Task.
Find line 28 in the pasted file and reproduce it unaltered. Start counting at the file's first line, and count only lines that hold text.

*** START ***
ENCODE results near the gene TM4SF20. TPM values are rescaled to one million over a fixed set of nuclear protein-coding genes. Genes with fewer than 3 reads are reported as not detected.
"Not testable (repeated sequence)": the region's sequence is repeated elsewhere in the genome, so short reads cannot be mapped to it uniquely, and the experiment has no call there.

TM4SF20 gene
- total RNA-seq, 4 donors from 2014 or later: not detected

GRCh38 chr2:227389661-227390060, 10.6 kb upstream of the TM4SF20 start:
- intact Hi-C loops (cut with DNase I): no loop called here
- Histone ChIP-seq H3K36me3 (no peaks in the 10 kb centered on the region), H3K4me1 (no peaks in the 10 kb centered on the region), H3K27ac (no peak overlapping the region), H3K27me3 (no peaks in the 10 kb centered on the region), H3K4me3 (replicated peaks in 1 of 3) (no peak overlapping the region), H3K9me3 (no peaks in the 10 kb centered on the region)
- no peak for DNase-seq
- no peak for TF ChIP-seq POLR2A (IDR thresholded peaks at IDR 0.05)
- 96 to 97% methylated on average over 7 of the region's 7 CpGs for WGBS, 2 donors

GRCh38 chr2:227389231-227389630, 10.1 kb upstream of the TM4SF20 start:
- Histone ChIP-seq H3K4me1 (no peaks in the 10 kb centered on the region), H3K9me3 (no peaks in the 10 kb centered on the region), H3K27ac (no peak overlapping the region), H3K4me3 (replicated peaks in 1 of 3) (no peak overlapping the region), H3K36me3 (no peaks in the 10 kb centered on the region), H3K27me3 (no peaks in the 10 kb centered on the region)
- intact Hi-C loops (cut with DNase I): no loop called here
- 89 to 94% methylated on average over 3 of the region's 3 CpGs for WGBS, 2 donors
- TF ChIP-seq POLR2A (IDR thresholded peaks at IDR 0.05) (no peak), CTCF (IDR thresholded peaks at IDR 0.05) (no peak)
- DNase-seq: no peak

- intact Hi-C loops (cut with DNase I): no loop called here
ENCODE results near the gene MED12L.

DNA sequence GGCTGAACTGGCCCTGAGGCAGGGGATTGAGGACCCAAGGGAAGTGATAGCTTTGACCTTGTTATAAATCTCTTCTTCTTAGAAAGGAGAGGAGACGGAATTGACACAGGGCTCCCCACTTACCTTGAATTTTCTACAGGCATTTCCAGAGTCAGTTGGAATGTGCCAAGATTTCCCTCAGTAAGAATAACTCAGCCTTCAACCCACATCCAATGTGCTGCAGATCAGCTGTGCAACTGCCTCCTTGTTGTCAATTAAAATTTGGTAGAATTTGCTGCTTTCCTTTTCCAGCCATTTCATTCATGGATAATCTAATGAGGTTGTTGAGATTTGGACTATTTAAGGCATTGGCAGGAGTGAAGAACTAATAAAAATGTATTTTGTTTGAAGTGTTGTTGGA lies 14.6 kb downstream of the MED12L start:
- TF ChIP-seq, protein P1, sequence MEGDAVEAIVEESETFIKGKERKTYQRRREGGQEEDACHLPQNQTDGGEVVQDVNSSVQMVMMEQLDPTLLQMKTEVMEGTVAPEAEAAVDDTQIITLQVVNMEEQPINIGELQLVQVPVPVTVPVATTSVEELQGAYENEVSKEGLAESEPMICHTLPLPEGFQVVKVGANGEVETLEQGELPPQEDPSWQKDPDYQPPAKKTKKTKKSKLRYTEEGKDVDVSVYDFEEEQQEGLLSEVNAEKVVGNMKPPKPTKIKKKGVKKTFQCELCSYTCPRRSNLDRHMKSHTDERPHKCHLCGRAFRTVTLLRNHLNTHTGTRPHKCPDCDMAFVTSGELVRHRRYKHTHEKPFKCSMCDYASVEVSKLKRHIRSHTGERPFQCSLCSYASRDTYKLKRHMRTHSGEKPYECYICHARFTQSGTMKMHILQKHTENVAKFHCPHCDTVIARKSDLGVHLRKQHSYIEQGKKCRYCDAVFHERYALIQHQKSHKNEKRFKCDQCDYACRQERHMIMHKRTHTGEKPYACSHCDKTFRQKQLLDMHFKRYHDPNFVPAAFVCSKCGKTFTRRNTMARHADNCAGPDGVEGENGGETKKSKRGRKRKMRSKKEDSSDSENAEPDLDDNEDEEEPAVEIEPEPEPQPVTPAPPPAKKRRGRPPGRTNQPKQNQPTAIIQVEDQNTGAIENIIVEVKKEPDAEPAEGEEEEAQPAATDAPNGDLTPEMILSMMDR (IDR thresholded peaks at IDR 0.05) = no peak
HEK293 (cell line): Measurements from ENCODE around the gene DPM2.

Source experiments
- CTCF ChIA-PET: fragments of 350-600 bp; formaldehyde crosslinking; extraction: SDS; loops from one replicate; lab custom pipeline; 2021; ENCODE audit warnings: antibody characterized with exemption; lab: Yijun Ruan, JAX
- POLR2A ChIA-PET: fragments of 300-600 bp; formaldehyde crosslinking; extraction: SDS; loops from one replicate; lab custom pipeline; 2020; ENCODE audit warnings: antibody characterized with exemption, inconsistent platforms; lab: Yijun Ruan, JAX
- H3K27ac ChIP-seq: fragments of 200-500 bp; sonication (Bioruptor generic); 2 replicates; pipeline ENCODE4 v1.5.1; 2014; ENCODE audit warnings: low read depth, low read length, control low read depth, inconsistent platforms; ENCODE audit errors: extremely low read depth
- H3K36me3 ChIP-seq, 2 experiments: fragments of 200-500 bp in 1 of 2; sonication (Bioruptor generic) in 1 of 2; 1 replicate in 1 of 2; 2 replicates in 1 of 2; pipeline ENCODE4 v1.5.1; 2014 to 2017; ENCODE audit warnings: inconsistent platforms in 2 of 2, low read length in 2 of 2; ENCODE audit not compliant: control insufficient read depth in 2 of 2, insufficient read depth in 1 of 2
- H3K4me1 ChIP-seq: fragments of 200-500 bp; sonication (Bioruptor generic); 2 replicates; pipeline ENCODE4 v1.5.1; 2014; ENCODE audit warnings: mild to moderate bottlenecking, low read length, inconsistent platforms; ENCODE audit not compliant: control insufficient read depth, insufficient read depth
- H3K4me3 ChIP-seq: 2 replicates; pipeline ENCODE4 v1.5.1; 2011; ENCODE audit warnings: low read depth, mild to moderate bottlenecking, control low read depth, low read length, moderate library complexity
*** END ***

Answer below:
- H3K4me3 ChIP-seq: 2 replicates; pipeline ENCODE4 v1.5.1; 2011; ENCODE audit warnings: low read depth, mild to moderate bottlenecking, control low read depth, low read length, moderate library complexity